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aziamarie
 4 months ago
Best ResponseYou've already chosen the best response.0The probability of Samantha scoring an A on a geology test (event A) is 0.46, and the probability of Judith scoring an A on the same test (event B) is 0.54. The probability of both Samantha and Judith scoring an A is 0.2484. Given this information, which statement is true?

aziamarie
 4 months ago
Best ResponseYou've already chosen the best response.0Events A and B are independent because P(A and B) = P(A) × P(B). Events Events A and B are dependent because P(A and B) = P(A) × P(B). A and B are independent because P(BA) ≠ P(B). Events A and B are dependent because P(AB) ≠ P(B). Done

MrNood
 4 months ago
Best ResponseYou've already chosen the best response.1It tells you P(A AND B) First calculate whether P(A AND B) = P(A) x P(B)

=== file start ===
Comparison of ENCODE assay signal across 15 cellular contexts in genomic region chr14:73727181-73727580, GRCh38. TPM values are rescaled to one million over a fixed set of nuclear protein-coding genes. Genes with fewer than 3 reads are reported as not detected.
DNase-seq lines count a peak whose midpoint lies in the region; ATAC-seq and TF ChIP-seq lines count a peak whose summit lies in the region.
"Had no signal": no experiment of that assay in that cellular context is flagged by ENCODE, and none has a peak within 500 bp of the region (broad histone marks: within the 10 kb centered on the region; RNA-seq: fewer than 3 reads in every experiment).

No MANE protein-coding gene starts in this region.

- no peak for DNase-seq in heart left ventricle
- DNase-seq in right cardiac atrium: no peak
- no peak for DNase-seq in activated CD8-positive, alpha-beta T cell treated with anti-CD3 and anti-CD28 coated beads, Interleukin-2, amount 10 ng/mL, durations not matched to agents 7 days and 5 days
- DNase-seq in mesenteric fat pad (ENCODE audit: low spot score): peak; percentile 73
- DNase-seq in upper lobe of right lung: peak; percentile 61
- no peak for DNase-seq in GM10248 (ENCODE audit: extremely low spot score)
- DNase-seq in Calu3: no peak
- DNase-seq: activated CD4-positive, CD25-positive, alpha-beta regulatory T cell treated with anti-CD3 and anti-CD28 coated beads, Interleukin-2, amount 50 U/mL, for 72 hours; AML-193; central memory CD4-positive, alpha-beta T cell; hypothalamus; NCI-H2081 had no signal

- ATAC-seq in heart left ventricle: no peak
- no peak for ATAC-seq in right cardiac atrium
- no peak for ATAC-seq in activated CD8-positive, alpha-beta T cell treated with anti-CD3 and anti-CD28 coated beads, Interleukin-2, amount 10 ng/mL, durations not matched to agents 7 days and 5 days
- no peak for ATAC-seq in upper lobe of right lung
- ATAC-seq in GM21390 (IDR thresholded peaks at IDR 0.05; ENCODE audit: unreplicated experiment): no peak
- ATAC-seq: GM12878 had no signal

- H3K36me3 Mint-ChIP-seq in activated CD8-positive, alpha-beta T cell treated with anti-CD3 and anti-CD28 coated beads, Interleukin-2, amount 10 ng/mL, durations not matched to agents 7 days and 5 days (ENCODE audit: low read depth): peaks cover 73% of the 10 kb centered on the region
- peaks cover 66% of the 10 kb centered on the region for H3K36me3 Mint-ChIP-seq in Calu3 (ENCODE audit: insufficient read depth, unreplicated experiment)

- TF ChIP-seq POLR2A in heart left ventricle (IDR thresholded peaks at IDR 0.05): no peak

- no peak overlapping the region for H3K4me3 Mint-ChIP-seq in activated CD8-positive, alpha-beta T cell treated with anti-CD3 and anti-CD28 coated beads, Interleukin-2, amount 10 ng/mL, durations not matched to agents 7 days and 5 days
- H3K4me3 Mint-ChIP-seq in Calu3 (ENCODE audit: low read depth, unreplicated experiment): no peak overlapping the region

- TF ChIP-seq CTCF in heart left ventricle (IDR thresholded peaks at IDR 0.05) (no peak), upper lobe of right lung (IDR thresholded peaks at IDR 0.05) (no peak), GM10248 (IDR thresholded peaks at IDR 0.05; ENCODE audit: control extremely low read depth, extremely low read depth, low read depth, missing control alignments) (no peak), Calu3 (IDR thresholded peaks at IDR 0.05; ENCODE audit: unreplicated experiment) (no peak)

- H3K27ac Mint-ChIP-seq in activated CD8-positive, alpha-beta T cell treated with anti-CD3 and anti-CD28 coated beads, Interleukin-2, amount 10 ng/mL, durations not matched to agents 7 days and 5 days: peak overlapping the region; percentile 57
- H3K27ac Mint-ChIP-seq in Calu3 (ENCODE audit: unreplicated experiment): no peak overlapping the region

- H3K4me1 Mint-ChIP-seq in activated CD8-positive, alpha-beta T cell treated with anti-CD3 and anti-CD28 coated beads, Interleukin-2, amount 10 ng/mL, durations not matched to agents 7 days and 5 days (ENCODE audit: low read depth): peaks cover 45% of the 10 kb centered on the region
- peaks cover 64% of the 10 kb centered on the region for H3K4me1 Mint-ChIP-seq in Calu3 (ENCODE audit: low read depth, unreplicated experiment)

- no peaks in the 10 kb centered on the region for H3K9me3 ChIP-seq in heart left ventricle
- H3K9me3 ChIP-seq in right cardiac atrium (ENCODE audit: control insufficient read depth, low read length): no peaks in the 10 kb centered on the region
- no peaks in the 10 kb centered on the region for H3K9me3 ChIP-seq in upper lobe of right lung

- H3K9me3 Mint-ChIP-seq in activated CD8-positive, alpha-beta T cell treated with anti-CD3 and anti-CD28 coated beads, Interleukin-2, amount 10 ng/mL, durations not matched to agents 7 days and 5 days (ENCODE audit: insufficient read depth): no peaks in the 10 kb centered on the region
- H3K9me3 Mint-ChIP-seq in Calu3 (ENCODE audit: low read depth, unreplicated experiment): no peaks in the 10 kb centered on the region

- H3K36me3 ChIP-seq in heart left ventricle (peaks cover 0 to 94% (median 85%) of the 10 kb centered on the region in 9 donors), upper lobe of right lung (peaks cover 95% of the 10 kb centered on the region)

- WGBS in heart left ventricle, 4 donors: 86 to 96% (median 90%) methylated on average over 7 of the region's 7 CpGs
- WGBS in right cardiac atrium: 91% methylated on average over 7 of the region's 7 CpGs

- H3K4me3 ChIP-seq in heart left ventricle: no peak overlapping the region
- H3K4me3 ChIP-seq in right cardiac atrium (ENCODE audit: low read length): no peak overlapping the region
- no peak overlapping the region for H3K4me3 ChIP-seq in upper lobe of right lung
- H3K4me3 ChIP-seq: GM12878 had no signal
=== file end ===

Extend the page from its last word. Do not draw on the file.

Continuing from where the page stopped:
ybarrap
 4 months ago
Best ResponseYou've already chosen the best response.0You can easily verify $$ P(A\cap B)=P(A)P(B) $$ But also $$ P(BA)=\cfrac{P(B\cap A)}{P(A)}=\cfrac{0.2484}{0.46}=0.54=P(B)\\ P(AB)=\cfrac{P(B\cap A)}{P(B)}=\cfrac{0.2484}{0.54}=0.46=P(B)\\ $$ Since \(P(BA)=P(B)\) and \(P(AB)=P(A)\), events A and B are \(independent\).

jahij1
 17 days ago
Best ResponseYou've already chosen the best response.0The probability of Samantha scoring an A on a geology test (event A) is 0.46, and the probability of Judith scoring an A on the same test (event B) is 0.54. The probability of both Samantha and Judith scoring an A is 0.2484. Given this information, which statement is true?

jahij1
 17 days ago
Best ResponseYou've already chosen the best response.0If A and B are independent events, which equation must be true?

ybarrap
 16 days ago
Best ResponseYou've already chosen the best response.0If A and B are independent then P(A and B) = P(A) times P(B)=0.2484. This is the only thing you need to check. If P(A) times P(B) is not equal to 0.2484, then A and B are not independent. In addition (this is just comes from the 1st part), if A and B are independent, then given A, the probability of B is just the Probability of B. In otherwords, it doesn't matter that you were given A. Similarly, if A and B are independent, then given B, the probability of A is just the Probability of A. In otherwords, it doesn't matter that you were given B.
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